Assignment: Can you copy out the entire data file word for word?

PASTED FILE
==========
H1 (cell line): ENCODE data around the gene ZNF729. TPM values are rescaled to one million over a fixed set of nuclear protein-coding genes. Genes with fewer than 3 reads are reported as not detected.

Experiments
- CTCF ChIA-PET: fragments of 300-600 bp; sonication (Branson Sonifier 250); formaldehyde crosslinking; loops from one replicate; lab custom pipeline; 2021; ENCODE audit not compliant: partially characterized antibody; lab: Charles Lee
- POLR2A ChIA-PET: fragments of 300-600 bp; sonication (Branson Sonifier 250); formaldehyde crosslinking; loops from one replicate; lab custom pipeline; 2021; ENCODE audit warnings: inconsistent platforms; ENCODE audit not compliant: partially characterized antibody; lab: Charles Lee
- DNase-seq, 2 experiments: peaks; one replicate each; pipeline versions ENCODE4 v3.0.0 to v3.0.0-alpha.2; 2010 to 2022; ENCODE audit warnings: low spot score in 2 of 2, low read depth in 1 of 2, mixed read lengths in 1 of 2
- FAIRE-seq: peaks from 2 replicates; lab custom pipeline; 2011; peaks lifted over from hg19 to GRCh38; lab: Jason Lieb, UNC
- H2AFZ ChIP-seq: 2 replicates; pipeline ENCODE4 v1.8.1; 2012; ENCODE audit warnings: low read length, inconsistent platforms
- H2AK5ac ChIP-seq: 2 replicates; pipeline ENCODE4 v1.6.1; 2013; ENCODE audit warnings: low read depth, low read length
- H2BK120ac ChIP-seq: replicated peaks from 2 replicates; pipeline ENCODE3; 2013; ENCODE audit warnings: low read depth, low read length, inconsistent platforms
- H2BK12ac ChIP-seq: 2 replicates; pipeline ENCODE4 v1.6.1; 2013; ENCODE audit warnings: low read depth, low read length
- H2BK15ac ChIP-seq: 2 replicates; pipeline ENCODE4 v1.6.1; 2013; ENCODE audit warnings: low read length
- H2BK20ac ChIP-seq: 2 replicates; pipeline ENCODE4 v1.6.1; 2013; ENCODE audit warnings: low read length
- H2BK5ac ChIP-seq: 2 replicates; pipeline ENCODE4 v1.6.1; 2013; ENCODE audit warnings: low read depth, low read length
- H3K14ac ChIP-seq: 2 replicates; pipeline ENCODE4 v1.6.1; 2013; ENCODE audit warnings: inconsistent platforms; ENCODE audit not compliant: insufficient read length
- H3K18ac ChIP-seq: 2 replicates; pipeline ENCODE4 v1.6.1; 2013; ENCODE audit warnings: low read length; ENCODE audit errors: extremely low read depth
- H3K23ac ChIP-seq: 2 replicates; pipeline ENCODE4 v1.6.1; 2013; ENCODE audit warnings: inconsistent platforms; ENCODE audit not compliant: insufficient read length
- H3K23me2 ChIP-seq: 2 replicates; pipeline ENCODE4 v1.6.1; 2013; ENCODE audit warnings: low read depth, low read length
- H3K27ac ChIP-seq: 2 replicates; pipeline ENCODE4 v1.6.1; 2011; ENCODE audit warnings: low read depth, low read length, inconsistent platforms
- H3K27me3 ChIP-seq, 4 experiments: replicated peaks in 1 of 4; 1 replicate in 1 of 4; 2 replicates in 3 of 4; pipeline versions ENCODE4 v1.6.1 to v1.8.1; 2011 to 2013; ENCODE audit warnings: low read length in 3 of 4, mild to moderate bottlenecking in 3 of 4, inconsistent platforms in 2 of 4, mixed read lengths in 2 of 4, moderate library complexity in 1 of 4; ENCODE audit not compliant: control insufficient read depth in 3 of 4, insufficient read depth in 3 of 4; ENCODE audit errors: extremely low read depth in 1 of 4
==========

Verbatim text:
H1 (cell line): ENCODE data around the gene ZNF729. TPM values are rescaled to one million over a fixed set of nuclear protein-coding genes. Genes with fewer than 3 reads are reported as not detected.

Experiments
- CTCF ChIA-PET: fragments of 300-600 bp; sonication (Branson Sonifier 250); formaldehyde crosslinking; loops from one replicate; lab custom pipeline; 2021; ENCODE audit not compliant: partially characterized antibody; lab: Charles Lee
- POLR2A ChIA-PET: fragments of 300-600 bp; sonication (Branson Sonifier 250); formaldehyde crosslinking; loops from one replicate; lab custom pipeline; 2021; ENCODE audit warnings: inconsistent platforms; ENCODE audit not compliant: partially characterized antibody; lab: Charles Lee
- DNase-seq, 2 experiments: peaks; one replicate each; pipeline versions ENCODE4 v3.0.0 to v3.0.0-alpha.2; 2010 to 2022; ENCODE audit warnings: low spot score in 2 of 2, low read depth in 1 of 2, mixed read lengths in 1 of 2
- FAIRE-seq: peaks from 2 replicates; lab custom pipeline; 2011; peaks lifted over from hg19 to GRCh38; lab: Jason Lieb, UNC
- H2AFZ ChIP-seq: 2 replicates; pipeline ENCODE4 v1.8.1; 2012; ENCODE audit warnings: low read length, inconsistent platforms
- H2AK5ac ChIP-seq: 2 replicates; pipeline ENCODE4 v1.6.1; 2013; ENCODE audit warnings: low read depth, low read length
- H2BK120ac ChIP-seq: replicated peaks from 2 replicates; pipeline ENCODE3; 2013; ENCODE audit warnings: low read depth, low read length, inconsistent platforms
- H2BK12ac ChIP-seq: 2 replicates; pipeline ENCODE4 v1.6.1; 2013; ENCODE audit warnings: low read depth, low read length
- H2BK15ac ChIP-seq: 2 replicates; pipeline ENCODE4 v1.6.1; 2013; ENCODE audit warnings: low read length
- H2BK20ac ChIP-seq: 2 replicates; pipeline ENCODE4 v1.6.1; 2013; ENCODE audit warnings: low read length
- H2BK5ac ChIP-seq: 2 replicates; pipeline ENCODE4 v1.6.1; 2013; ENCODE audit warnings: low read depth, low read length
- H3K14ac ChIP-seq: 2 replicates; pipeline ENCODE4 v1.6.1; 2013; ENCODE audit warnings: inconsistent platforms; ENCODE audit not compliant: insufficient read length
- H3K18ac ChIP-seq: 2 replicates; pipeline ENCODE4 v1.6.1; 2013; ENCODE audit warnings: low read length; ENCODE audit errors: extremely low read depth
- H3K23ac ChIP-seq: 2 replicates; pipeline ENCODE4 v1.6.1; 2013; ENCODE audit warnings: inconsistent platforms; ENCODE audit not compliant: insufficient read length
- H3K23me2 ChIP-seq: 2 replicates; pipeline ENCODE4 v1.6.1; 2013; ENCODE audit warnings: low read depth, low read length
- H3K27ac ChIP-seq: 2 replicates; pipeline ENCODE4 v1.6.1; 2011; ENCODE audit warnings: low read depth, low read length, inconsistent platforms
- H3K27me3 ChIP-seq, 4 experiments: replicated peaks in 1 of 4; 1 replicate in 1 of 4; 2 replicates in 3 of 4; pipeline versions ENCODE4 v1.6.1 to v1.8.1; 2011 to 2013; ENCODE audit warnings: low read length in 3 of 4, mild to moderate bottlenecking in 3 of 4, inconsistent platforms in 2 of 4, mixed read lengths in 2 of 4, moderate library complexity in 1 of 4; ENCODE audit not compliant: control insufficient read depth in 3 of 4, insufficient read depth in 3 of 4; ENCODE audit errors: extremely low read depth in 1 of 4